Provisional data released today shows the Government has hit the half-a-million mark for Apprenticeship starts. Today’s data reveals 502,500 people started an apprenticeship in 2011/12, up from 457,200 in 2010/11.
Such growth will be welcomed by manufacturers, a sector with a proven track record in offering apprenticeships. A forthcoming report by EEF reveals that 74 per cent of manufacturers that offer Apprenticeship programmes did so in the past 12 months.
What is also important to highlight from today’s data is the growth in higher-level Apprenticeships. Whilst Intermediate Apprenticeships have their place in our economy, especially in terms of laying the foundation for developing further skills, EEF has been calling for a rise in the number of Advanced and Higher apprenticeships, which will deliver higher-level skills needed by the UK to remain globally competitive. EEF's The Route to Growth report sets out a clear benchmark for an increase in STEM Apprenticeships at Level 3 and above to be achieved by 2015.
Today we begin to see this growth emerging – with Advanced Apprenticeship starts at 180,400 and Higher Apprenticeships starts at 3,500. What we don’t have yet is the subject breakdown, so we will have to wait and see whether the Government is on track to meet our target.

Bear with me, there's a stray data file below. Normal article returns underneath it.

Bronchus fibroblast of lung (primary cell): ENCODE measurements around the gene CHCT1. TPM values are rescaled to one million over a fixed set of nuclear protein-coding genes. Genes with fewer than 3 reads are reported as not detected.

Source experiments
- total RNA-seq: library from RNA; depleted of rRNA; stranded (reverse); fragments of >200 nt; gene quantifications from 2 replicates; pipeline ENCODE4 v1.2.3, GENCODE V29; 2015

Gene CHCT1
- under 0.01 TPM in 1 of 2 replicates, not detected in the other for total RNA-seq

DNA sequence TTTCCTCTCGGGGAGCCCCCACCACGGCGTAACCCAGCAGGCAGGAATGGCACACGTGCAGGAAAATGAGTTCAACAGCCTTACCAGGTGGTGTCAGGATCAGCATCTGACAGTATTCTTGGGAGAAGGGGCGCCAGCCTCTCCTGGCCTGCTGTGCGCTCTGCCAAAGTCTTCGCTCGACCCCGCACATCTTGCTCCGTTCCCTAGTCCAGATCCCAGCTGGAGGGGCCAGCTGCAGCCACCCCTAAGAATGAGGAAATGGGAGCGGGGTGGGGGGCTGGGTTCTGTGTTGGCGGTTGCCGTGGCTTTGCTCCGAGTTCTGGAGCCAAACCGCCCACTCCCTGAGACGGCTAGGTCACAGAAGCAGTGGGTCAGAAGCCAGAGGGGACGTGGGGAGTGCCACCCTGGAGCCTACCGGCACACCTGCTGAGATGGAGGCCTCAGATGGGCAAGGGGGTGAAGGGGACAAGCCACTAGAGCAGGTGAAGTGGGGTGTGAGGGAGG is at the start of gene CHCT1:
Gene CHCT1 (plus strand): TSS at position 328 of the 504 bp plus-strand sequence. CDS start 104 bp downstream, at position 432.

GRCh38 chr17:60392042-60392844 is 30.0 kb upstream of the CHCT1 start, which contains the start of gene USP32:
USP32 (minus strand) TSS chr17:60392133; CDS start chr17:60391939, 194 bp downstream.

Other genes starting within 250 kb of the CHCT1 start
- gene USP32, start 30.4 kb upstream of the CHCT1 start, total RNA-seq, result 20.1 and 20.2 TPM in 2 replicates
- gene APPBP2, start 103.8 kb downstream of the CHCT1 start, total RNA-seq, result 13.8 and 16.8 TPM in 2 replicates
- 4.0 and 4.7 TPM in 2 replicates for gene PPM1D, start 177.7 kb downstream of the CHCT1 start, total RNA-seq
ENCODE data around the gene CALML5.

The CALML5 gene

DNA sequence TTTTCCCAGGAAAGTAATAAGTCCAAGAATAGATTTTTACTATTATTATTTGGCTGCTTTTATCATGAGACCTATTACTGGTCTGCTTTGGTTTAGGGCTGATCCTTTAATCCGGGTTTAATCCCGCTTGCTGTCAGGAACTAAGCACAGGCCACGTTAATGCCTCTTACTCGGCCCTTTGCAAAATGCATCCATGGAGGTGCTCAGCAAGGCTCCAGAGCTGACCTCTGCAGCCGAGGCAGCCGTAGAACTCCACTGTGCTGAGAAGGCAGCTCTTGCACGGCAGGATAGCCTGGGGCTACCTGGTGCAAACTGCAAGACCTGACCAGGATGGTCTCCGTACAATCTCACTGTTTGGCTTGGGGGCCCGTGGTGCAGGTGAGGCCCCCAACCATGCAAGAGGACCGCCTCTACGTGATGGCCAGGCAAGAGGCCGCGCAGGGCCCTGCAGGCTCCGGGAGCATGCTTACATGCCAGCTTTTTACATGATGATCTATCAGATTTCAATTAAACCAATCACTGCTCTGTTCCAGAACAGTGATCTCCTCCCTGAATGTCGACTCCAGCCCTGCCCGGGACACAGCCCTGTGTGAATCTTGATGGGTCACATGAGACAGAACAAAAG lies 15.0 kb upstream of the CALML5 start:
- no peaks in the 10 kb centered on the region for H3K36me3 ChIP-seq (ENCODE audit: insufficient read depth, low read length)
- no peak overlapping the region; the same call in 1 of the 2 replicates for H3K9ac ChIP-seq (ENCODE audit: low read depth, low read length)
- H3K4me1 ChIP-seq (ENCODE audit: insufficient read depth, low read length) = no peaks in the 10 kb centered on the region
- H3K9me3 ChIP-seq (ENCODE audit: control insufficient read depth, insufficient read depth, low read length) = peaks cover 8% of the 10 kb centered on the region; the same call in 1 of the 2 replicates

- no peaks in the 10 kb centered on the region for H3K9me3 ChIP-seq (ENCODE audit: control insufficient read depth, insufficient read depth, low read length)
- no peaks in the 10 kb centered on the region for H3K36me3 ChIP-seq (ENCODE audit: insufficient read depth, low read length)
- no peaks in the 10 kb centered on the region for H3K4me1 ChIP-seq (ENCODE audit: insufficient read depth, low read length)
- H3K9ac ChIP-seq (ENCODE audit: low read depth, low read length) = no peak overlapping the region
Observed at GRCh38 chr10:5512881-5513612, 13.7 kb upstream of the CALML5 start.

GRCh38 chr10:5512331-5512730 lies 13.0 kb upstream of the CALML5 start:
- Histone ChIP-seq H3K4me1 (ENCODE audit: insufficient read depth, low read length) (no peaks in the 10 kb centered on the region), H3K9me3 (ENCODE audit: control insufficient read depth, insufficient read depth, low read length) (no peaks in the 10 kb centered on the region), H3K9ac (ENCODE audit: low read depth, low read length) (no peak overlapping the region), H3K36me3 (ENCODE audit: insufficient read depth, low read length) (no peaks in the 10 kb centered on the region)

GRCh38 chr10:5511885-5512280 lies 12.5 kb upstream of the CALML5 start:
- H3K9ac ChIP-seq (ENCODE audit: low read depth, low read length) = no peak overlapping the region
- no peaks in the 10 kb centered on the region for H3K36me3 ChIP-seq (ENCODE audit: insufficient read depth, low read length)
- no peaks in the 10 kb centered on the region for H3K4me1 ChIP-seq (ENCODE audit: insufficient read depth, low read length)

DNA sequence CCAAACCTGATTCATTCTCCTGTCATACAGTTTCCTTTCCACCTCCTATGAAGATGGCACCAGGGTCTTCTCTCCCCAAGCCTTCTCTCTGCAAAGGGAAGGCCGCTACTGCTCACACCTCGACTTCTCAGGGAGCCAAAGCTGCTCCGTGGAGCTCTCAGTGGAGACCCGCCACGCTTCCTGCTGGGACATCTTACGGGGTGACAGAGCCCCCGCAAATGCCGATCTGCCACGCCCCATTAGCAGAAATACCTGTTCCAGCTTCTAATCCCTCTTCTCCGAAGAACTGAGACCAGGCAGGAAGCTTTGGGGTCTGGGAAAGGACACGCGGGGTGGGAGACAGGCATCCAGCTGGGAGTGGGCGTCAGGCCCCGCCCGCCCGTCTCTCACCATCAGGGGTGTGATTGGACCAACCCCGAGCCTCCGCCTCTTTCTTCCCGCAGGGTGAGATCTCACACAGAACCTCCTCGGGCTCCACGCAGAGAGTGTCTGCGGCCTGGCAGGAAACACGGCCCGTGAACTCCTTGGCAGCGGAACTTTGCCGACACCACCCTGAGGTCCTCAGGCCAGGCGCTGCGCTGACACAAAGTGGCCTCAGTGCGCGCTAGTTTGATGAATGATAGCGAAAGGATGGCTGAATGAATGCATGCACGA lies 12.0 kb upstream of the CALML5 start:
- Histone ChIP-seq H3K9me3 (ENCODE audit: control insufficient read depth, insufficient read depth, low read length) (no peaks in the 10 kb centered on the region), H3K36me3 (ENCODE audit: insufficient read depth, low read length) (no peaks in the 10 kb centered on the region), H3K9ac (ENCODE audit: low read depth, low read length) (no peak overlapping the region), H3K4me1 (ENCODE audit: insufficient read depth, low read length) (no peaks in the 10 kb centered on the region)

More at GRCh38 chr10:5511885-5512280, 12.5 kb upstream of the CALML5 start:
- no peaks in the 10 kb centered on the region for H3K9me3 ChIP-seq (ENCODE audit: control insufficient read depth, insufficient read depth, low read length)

Apprenticeships are more than just a numbers game. Whilst it’s easy to get excited about reaching a half-a-million milestone, we must also focus on raising standards.
Some of this relates to delivering higher-level skills for future growth, focusing on Advanced and Intermediate Apprenticeships in sectors experiencing real skills shortages, as I have already touched upon. But we can also do more.
Firstly, we must re-direct funding to drive further investment. Manufacturing Apprenticeships are costly and lengthy and require considerable amounts of investment. Employers of all sizes need to be able to easily draw down funding directly, which, combined with their own money, will give them direct purchasing power. This will create a competitive training market where the customer is king.
We also need to increase employer involvement in developing frameworks and qualifications around Apprenticeships to meet industry needs. A demand-led system must include a revision of current frameworks by employers who should own them. Sector Skills Councils need to increase their engagement with employers, specifically SMEs.
There is also work to do in improving the quality of Apprenticeship candidates. When recruiting apprentices manufacturers prioritise not only enthusiasm for the sector but also attainment in English, maths and the sciences. We must then drive up teaching standards in our schools to ensure that 65% of school leavers achieve five GCSEs at A* to C grade including English and maths when leaving the education system.
These are just a few steps that we can take not only to boost quantity but also quality.